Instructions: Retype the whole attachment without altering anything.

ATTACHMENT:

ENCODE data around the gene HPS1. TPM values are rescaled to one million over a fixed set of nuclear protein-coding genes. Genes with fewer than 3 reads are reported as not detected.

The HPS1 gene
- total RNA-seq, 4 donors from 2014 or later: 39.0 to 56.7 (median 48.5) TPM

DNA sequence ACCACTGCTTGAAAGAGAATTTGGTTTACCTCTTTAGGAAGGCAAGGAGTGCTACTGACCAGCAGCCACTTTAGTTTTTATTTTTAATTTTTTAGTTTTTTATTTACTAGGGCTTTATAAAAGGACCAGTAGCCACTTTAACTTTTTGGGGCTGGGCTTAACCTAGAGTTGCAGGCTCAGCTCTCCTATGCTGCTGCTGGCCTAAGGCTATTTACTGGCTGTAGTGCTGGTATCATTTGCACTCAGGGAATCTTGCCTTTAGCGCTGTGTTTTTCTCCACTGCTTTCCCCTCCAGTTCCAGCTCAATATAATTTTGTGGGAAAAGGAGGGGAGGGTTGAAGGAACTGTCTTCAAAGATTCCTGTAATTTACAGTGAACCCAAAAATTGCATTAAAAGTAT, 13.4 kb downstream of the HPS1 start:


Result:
ENCODE data around the gene HPS1. TPM values are rescaled to one million over a fixed set of nuclear protein-coding genes. Genes with fewer than 3 reads are reported as not detected.

The HPS1 gene
- total RNA-seq, 4 donors from 2014 or later: 39.0 to 56.7 (median 48.5) TPM

DNA sequence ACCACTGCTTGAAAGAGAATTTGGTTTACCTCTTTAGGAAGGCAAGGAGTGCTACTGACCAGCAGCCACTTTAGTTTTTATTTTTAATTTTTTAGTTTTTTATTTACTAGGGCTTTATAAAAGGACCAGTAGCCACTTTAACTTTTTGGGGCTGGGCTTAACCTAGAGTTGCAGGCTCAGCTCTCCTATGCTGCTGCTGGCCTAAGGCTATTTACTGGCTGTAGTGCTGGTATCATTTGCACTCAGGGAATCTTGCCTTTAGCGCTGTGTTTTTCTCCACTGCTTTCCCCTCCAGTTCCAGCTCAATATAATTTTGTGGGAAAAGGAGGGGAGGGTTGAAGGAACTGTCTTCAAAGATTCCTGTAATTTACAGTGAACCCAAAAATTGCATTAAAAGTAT, 13.4 kb downstream of the HPS1 start: